Completing the 2,854 miles of the Tour Divide, a grueling father-son adventure


Peter Kraft Sr., left, and Peter Kraft Jr. pose with their bikes at the Continental Divide at Boreas Pass, Colo.

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Published: Friday, July 26, 2013 at 4:55 p.m.
Last Modified: Friday, July 26, 2013 at 4:55 p.m.

For Gainesville's Peter Kraft and his son, Peter Jr., finishing the grueling race together is what mattered, not finishing first.

Peter Kraft Sr., 50, a Gainesville resident and co-owner of a Nissan dealership in Tallahassee, and his son, Peter Kraft, 20, a member of the Florida State University Cycling Team, took off June 15 on the Tour Divide, an arduous off-road mountain bike race from Banff, Canada, to the Mexican border.

Thirty days, two trips to the hospital, and countless memories later, the pair completed the 2,854 miles that carried them over mountain passes, dirt roads and jeep trails.

“It took everything I could,” Peter Sr. said. “I am so happy I did it. It was awesome. It was everything I expected. At times, it was more than I expected. One time to see the country with my son and to do it that way is unbelievable.”

The road began more than two years ago after Peter Jr. watched a documentary titled “Ride the Divide.”

“He said, ‘Hey, I want you to watch this documentary because I want to do this with you.' And I watched it, and when you watch it, it sucks you in. It's an amazing thing,” Peter Sr. said.

The father and son had ridden motocross and dirt bikes before, and they had started riding mountain bikes about six months before they saw the documentary.

“The big question was, could I possibly get in shape, and how long would it take?” Peter Sr. said. “I've always been in decent shape, but not that kind of shape.”

They sought guidance from Derek Bentley, a former Tour Divide rider from Gainesville who finished the race in 2011 (in 21 days), and the crew at Bike Works on Southwest 34th Street, who provided them with their bikes and other assistance.

Bentley asked the Krafts if they wanted to race or did they want to finish. They answered that they wanted to finish together. Bentley told them it would take about two years to train.

Peter Sr. said he spent eight hours a week training on his bike off road. His son, a biomedical engineering major at Florida State, trains on both road bikes and mountain bikes with his FSU team and also by himself. They both trained for about 2 years.

Finally, the day came to start the ride, and they joined 141 other riders. Peter Sr. said about 20 bikers actually race the Tour Divide to see who finishes first.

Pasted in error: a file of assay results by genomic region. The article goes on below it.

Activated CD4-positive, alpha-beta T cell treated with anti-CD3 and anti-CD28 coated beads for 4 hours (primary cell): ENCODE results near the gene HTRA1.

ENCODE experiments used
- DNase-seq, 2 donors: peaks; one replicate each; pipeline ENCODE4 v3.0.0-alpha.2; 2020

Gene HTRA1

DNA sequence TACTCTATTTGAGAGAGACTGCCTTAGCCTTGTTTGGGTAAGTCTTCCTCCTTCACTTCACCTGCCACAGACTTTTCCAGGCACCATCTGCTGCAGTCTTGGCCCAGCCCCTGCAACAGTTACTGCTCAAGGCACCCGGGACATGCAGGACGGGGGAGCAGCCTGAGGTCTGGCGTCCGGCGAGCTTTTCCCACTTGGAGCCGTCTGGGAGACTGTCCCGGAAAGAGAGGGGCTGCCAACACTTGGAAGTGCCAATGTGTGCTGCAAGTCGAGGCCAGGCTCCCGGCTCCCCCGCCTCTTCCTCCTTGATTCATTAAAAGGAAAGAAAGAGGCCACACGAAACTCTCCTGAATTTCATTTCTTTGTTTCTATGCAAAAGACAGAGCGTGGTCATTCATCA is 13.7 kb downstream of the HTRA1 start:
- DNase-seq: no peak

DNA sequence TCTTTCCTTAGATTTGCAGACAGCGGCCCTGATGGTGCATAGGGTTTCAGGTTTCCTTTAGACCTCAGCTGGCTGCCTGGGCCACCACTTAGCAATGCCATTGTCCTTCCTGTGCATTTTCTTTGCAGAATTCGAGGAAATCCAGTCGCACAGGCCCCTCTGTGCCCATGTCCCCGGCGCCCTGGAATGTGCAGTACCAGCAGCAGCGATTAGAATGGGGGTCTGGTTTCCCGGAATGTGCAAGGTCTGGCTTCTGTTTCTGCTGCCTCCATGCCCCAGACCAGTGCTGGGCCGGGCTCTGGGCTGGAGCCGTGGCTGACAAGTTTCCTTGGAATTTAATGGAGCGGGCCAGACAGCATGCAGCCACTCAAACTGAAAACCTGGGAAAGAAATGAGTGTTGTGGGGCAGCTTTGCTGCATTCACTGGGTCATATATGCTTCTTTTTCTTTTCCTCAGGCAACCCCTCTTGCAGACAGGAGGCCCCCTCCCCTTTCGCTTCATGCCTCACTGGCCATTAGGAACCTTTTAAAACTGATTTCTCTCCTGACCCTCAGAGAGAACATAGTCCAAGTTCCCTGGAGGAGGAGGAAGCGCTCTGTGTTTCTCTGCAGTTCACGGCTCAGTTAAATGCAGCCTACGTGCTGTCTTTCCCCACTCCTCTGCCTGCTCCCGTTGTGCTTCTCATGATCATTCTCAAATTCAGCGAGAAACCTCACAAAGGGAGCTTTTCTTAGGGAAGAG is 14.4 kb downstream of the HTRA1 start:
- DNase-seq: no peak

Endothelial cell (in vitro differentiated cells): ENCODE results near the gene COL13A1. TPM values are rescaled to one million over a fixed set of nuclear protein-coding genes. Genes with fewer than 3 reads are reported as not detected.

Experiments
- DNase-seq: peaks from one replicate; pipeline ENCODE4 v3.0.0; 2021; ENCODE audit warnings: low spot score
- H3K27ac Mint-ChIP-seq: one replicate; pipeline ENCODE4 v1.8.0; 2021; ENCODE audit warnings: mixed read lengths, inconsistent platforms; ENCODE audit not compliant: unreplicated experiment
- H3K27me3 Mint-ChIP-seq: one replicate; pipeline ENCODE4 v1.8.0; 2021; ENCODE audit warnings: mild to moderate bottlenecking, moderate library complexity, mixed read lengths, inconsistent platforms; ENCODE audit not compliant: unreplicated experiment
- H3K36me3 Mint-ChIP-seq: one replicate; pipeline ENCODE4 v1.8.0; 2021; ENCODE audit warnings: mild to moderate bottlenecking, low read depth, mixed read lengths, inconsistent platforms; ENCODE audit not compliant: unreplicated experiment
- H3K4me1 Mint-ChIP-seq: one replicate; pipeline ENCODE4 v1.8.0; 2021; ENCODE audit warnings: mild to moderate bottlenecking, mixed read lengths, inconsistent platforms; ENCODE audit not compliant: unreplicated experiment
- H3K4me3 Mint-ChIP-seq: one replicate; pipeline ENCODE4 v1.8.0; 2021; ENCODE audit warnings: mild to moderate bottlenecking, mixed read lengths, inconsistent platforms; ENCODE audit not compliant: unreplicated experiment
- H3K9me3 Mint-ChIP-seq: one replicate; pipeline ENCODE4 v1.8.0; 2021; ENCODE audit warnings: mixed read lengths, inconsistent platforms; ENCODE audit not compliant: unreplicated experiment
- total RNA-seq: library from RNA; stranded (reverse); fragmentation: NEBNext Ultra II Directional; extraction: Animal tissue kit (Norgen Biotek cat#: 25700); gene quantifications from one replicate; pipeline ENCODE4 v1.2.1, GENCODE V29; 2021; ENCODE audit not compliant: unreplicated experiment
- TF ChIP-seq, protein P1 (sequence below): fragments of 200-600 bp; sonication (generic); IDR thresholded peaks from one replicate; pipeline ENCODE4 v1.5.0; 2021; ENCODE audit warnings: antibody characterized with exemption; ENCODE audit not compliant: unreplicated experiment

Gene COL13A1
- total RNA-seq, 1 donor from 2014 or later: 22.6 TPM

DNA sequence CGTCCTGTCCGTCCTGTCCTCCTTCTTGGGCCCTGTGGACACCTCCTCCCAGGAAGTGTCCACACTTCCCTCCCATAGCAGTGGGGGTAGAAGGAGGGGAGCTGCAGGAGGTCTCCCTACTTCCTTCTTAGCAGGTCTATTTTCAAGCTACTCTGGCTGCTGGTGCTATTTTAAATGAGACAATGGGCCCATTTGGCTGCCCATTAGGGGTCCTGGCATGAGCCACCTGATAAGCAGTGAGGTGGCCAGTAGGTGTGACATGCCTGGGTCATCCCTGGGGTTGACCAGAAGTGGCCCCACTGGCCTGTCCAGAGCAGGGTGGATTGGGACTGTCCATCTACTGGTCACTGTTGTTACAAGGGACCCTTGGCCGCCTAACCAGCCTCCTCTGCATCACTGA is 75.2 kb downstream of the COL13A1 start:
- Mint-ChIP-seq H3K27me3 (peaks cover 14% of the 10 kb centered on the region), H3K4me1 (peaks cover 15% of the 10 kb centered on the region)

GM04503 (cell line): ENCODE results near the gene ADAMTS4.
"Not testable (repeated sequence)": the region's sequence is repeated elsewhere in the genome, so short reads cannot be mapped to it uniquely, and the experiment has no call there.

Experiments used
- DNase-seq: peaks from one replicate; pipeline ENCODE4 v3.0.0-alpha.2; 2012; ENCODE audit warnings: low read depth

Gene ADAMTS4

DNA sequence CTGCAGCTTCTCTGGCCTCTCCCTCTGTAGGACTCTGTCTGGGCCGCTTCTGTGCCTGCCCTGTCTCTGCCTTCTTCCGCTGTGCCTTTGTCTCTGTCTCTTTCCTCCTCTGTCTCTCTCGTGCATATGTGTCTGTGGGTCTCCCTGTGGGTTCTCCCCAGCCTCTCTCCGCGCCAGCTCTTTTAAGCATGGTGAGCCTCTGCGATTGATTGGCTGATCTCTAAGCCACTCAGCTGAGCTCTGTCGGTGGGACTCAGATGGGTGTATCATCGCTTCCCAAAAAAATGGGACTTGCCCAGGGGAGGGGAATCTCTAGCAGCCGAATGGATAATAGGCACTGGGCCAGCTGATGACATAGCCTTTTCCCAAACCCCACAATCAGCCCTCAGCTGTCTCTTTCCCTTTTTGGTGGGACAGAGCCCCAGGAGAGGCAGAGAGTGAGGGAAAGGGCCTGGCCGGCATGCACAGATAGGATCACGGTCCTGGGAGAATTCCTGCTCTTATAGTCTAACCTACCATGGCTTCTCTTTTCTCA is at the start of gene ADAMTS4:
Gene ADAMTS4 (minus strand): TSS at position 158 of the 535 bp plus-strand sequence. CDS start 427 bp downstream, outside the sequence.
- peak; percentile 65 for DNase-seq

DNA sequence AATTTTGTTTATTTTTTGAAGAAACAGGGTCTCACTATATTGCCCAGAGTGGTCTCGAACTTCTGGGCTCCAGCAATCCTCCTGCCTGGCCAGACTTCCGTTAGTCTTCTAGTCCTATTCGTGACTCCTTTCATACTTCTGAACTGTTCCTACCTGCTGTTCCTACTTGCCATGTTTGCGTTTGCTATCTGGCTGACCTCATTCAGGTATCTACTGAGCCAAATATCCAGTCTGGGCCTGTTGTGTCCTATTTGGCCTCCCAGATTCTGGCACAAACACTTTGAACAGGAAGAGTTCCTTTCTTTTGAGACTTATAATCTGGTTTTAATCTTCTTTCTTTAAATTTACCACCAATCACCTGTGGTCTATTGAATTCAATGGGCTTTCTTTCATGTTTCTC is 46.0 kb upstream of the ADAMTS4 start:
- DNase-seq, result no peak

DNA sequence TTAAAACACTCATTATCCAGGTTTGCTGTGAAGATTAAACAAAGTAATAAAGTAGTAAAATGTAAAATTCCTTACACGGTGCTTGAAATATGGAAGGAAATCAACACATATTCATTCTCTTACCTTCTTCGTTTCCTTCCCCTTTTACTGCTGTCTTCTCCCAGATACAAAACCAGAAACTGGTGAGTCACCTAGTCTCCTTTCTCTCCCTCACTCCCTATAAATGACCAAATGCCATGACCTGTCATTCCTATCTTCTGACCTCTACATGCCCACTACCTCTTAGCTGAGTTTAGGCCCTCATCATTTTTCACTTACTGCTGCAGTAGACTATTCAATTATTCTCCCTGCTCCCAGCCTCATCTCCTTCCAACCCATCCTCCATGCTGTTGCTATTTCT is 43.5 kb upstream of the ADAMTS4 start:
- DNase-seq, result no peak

“They fall asleep on the bicycle, they eat on the bicycle, they go, they go, they go. It's a different human being,'' he said.

He said about 40 to 50 percent of the bikers don't finish the Tour Divide.

Each rider wore one pair of shorts and one shirt the whole time, and there was no such thing as deodorant. They slept in tents, and if it rained or hailed the riders just had to deal with it. The weather ranged from 46 degrees and raining in some states, to 100 degrees and dry in others.

The Krafts biked 14 to 15 hours a day, and they tried to ride about 110 miles a day.

The riders have to sustain themselves without help, and Peter Sr. said a rider should consume 6,000 to 8,000 calories a day.

“Not every day you would come to a town, and by a town I mean maybe a little tiny grocery with water, Gatorade, candy bars, junk food. That's the kind of stuff we survived on,” he said.

The best thing a rider could find in a convenience store is a Honey Bun because of its high number of calories.

“You basically eat crap food. Calories: that's the gas,” he said.

Over the course of the tour, the Krafts climbed more than 200,000 feet of elevation. Put in perspective, that's the same as climbing Mount Everest seven times.

Toward the end, the Krafts started having problems. Peter Sr. fell off his bike and had to be taken to a hospital. A couple days before the end of the race, Peter Jr. got sick and also had to go to a hospital.

“I've been in an ambulance twice in my life,'' Peter Sr. said, “and they were within three days of each other.''

He thanked his wife, Dawn, for being supportive and putting up with all their “bike issues.”

She said the monthlong adventure was rough on her, as well.

“I wanted them back a lot sooner than they came back,'' she said.

But she said she thought about it from their perspective and realized they had to finish what they started. The Krafts ended up finishing 75th and 76th, with Peter Sr. finishing ahead.

When they got home, Dawn Kraft said, their hair, beard and faces looked different.

“They both looked like they had been through a lot,” she said.

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